Seeking starlight from a city may seem futile, especially here in Chicago, home of the orange glow. We are, after all, the literal poster city for light pollution, since the 2008 National Geographic cover story “The End of Night” outed us as the worst offender. Still, we can either be part of the problem or the solution.
PROTECTING CITY BASED STAR GAZING
Our designs for the Wild Blossom Meadery / Brewery, are nearing completion. As we specify details like light fixtures for various areas of the project we take all the program uses into consideration. In this case, one of those purposes is using the side yard for a little glimpse of the night sky.
We try not to overlight the outsides of our buildings in any case – a city dwelling usually has a lot of ambient light to take advantage of. Once directed downlights are placed near all the doors (to prevent key fumbling) we think twice before adding any more exterior light.
Since Wild Blossom is specifically asking for stargazing conditions (our clients are avid amateur astronomers), we did a little research to see if there was a recommended type of light for stargazing – or at least to find out what kind of lights contribute least to general light pollution.
DIRECT OUTDOOR LIGHTS DOWNWARDS
Unshielded lights are a waste of energy, a safety hazard and a nuisance to neighbors. They also fill the sky with unwanted light pollution. Any outdoor light should have a directional shield that aims light where its wanted – at the ground adjacent to the light. Light that travels directly from the bulb to an eye causes glare (scroll down to see why that’s bad) and light that passes eye level is simply wasted … and contributes to light pollution. The below sketch based on illinoislighting.org.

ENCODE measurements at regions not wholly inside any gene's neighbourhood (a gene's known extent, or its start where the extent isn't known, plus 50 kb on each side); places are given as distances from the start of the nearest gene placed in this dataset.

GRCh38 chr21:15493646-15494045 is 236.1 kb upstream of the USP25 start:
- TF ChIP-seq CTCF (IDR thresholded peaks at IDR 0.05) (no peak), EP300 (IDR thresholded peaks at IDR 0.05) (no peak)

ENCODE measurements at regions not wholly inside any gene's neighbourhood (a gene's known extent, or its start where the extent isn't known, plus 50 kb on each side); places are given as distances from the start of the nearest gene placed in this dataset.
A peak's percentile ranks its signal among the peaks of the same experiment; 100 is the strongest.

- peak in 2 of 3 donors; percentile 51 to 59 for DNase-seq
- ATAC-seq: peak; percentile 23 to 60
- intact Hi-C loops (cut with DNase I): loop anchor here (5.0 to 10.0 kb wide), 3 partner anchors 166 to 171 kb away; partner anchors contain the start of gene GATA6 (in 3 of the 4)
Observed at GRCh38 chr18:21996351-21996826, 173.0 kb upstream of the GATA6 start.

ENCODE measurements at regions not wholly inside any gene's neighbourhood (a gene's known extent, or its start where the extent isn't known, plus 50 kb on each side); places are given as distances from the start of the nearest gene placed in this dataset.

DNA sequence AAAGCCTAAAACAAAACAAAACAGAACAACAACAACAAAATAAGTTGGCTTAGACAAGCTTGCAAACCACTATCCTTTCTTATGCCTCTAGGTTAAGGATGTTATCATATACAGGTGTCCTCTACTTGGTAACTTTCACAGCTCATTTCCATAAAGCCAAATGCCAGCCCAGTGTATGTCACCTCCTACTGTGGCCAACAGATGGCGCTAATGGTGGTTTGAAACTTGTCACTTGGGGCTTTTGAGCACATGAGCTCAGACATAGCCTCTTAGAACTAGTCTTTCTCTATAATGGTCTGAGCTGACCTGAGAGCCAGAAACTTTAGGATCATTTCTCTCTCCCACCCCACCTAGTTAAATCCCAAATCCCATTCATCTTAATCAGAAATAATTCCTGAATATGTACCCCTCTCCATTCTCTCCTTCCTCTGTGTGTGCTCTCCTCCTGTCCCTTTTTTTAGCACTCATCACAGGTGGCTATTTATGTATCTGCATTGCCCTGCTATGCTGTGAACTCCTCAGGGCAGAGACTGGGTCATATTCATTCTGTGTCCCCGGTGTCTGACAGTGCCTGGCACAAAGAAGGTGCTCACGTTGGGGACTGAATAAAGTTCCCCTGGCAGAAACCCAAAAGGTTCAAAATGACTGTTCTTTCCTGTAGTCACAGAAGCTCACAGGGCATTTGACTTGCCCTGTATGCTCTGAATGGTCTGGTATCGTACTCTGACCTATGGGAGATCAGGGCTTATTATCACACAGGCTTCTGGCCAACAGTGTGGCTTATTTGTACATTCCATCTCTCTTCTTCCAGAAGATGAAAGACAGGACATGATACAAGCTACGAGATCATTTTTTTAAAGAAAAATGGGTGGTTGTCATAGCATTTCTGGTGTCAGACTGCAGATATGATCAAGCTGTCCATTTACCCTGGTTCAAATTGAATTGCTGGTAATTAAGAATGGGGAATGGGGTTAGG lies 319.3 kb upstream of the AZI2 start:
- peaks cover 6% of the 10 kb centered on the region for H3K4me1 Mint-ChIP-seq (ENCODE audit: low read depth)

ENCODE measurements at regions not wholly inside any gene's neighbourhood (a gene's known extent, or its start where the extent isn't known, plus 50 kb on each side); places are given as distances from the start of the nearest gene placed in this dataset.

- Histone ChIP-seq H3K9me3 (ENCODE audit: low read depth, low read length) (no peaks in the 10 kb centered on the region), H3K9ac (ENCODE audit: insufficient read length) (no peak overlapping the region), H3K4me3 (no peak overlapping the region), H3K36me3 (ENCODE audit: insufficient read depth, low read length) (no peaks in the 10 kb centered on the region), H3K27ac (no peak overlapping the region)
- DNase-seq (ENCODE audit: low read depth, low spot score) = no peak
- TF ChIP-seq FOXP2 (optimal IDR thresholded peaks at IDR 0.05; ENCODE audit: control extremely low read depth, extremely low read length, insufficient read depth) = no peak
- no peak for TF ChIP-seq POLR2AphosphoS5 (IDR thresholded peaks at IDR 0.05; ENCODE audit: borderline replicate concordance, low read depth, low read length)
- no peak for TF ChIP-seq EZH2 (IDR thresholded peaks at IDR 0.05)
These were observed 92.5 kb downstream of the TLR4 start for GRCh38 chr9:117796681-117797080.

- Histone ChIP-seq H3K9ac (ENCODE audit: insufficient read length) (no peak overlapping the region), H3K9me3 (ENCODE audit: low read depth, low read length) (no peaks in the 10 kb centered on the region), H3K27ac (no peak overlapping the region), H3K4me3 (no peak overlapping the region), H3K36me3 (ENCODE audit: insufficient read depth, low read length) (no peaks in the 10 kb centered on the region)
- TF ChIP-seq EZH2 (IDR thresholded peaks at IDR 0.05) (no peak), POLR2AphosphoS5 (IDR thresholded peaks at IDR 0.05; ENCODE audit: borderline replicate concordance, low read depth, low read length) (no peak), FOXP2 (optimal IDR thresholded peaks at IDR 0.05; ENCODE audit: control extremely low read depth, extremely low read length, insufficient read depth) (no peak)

CHOOSE BULBS WITH CARE
Consider carefully what the minimum amount of light needed for any outdoor situation is … and design close to that amount. Brightness in lights is measured in lumens. Choosing lamps which generate less light also makes for more energy efficient outdoor lights. Win, win!
Another aspect of choosing outdoor lights (or lights for any situation) is color spectrum. Different types of light bulbs throw (and let us see) different amounts of the visible spectrum.
The reason Chicago glows orange every night is that most of our streets are lit with High
Low Pressure Sodium (EDIT: Its HPS, not LPS, as was brought to our attention by the Flagstaff Dark Skies Coalition) bulbs which put out light in the yellow orange wavelengths and everything they illuminate looks a uniform sepia toned orange. (This is starting to change.) LED bulbs, by contrast, throw an almost complete spectrum of color and can render very much like daylight which can make it more difficult to view the night sky. These and more spectrum examples, at the Naval Observatory Flagstaff Station website here.
For Wild Blossom’s side yard, we are recommending a heavily shielded (light directed down) light fixture with a high pressure sodium bulb. Since those emit a smaller segment of the visible spectrum, they throw less light into the surrounding area.
BUT WHAT ABOUT SAFETY?
In fact, the brightest lights don’t make the night time safer. Lights that are too bright (in contrast to the shadows around them) or cast light directly into your eyes (glare) force your pupils to constrict which makes it harder to see the world around you – not easier.
For a creepy example of how this works, check out these two images (see them superimposed on each other at the Florida Atlantic University Physics Department Website). On the left you can see the guy standing in the path. On the right, he’s still there. Look for his white sneakers and smudge of shadow where he stands just off the sidewalk in the deep shade. Eeep.
LEARN MORE ABOUT DARK SKY INITIATIVES
There are a number of organizations devoted to advocating for reduced light pollution and providing advice you can use. Check out the International Dark Sky Association at their website: darksky.org. Or, for research closer to home, you can turn to the Illinois Coalition for Responsible Outdoor Lighting to find out why … and how … to make our Chicago sky a little darker.